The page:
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English folk music is part and parcel a different animal than Celtic music, though the two share much in common. Both have long and storied reputations going back a millennium. Both use acoustic instrumentation that includes violins, accordions, and guitars of differing stripes. Having said this, English and Celtic folk music are different in ways I cannot quite describe. Our perception may be too colored by movie soundtracks and popular treatments of the island's folk music. At any rate, Dave Swarbrick has released English Fiddler to help clear up, or perhaps cloud further, the distinctions.
Mr. Swarbrick is considered the major exponent of British folk fiddling. The 62-year-old Yorkshire transplant from London learned to play fiddle from a local talent before becoming a letterpress printing apprentice. During the time of his indenture, Swarbrick toured and recorded widely. After living abroad in the early 1990s, Swarbrick moved home and has continued to tour and record. On this release, Mr. Swarbrick presents a series of ten of his compositions. These pieces range from the lilting "My Heart’s In New South Wales" to the dance "The Seven Keys" and the jazz-intricate "The Wives/The Battlers." Swarbrick excels on the slower pieces. "Boadicea" is a beautiful ballad as is the medley "Crazy Man Michael/To Althea From Prison/White Dress/Rosie."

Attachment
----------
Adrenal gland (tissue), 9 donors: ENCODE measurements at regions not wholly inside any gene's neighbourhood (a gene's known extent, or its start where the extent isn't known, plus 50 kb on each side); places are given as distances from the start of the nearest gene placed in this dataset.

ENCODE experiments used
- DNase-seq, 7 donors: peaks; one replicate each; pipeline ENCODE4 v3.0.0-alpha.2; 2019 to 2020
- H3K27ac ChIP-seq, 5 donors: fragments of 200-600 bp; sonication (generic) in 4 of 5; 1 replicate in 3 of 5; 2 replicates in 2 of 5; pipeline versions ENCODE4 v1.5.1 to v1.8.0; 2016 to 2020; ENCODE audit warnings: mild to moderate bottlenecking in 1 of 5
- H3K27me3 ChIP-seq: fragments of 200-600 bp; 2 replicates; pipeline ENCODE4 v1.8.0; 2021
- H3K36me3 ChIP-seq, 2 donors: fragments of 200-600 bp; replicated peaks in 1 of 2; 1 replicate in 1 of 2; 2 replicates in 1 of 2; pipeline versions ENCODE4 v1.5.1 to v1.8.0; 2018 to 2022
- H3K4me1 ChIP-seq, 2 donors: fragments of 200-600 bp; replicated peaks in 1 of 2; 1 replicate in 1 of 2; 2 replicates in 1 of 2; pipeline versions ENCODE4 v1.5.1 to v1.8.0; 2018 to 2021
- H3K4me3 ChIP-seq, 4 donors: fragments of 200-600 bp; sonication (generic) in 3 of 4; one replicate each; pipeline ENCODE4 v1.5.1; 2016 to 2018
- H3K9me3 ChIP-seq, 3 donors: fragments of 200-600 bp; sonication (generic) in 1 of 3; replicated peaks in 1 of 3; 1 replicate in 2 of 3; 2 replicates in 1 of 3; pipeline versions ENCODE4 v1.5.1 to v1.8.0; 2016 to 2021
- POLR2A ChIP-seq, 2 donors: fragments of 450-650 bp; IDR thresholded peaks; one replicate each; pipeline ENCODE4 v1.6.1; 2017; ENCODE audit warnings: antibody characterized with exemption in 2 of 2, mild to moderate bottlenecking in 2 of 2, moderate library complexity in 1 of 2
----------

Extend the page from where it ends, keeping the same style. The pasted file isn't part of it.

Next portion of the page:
Swarbrick’s music is immediately engaging, drawing the listener into a dimension apart form that heard here in America. Behind Swarbrick’s fiddle is a thousand years of beautiful English melody.
Jazz is a creative explosion of individual freedom and communication.
I was first exposed to jazz when I was a kid. My father had a music store.
The best live performance I ever attended was Kenny Garrett in Harlem, New York.
The first jazz record I bought was Saxophone Colossus by Sonny Rollins.
My advice to new listeners is keep listening!